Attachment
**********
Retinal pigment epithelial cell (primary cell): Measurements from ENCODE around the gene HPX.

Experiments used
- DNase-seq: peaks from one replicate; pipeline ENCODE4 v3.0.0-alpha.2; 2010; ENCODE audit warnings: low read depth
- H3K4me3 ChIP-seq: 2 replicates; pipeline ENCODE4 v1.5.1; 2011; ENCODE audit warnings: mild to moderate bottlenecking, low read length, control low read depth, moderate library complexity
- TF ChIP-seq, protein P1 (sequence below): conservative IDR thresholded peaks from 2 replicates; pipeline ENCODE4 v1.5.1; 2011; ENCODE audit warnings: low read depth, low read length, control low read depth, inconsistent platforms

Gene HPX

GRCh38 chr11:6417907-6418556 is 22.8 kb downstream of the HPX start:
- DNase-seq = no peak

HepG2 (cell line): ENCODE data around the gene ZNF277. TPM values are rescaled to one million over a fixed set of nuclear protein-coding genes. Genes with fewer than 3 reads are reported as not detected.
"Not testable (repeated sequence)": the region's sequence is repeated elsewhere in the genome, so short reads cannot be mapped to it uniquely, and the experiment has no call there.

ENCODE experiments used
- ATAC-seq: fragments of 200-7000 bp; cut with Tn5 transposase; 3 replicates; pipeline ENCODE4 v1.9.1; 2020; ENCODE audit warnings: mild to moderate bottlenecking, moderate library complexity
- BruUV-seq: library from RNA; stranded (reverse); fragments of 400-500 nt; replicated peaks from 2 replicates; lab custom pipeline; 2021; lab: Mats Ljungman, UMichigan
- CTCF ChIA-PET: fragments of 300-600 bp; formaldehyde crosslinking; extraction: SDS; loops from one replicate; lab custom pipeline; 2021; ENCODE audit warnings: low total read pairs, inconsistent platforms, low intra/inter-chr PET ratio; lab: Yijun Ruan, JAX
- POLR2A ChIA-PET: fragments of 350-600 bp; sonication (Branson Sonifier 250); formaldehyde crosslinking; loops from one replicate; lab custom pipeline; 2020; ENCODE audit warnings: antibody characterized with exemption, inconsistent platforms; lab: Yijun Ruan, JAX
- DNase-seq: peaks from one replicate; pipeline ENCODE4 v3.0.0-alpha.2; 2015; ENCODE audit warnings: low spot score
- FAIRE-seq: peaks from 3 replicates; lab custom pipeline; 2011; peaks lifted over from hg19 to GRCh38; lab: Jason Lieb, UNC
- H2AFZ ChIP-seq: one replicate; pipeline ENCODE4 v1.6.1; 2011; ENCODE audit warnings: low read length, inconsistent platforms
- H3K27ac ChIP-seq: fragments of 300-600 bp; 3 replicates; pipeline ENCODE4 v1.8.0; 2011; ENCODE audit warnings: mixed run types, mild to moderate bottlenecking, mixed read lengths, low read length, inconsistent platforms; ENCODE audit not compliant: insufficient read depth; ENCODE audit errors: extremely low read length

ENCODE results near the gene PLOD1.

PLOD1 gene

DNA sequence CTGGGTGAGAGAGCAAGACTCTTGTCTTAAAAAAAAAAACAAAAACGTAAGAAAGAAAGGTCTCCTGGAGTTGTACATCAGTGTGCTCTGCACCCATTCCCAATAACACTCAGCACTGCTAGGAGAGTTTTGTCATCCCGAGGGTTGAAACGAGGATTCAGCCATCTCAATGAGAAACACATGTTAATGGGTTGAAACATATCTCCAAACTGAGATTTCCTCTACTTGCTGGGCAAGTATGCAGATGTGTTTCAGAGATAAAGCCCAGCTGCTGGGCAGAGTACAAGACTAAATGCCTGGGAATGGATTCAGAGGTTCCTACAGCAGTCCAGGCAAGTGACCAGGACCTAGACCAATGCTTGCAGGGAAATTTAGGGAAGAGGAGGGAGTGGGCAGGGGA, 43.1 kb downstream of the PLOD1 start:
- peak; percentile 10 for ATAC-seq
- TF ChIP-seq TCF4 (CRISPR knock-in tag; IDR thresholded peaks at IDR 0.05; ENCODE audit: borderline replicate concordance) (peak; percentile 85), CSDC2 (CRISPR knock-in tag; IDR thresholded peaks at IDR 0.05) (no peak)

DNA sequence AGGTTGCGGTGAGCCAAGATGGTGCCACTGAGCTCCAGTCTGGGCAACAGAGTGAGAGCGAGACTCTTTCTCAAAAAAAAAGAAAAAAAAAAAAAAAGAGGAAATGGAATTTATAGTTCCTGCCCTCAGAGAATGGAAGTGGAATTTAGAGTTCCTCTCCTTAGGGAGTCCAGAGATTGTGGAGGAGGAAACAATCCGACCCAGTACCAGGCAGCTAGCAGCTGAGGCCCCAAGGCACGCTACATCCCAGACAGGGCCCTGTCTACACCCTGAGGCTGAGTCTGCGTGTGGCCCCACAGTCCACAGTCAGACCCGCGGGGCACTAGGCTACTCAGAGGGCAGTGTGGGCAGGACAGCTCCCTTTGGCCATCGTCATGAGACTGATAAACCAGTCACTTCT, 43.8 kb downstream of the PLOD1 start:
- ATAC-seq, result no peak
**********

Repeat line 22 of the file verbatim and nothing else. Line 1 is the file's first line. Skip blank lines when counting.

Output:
DNA sequence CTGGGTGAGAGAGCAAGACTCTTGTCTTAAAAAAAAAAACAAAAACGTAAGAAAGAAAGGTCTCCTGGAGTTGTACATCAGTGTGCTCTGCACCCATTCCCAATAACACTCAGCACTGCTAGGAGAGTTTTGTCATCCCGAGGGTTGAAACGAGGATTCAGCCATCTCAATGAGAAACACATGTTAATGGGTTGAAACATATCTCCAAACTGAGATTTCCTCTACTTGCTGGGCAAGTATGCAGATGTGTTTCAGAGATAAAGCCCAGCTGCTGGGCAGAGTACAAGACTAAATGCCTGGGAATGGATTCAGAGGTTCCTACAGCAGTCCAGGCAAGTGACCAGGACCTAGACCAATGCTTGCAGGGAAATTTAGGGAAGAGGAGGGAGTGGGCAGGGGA, 43.1 kb downstream of the PLOD1 start: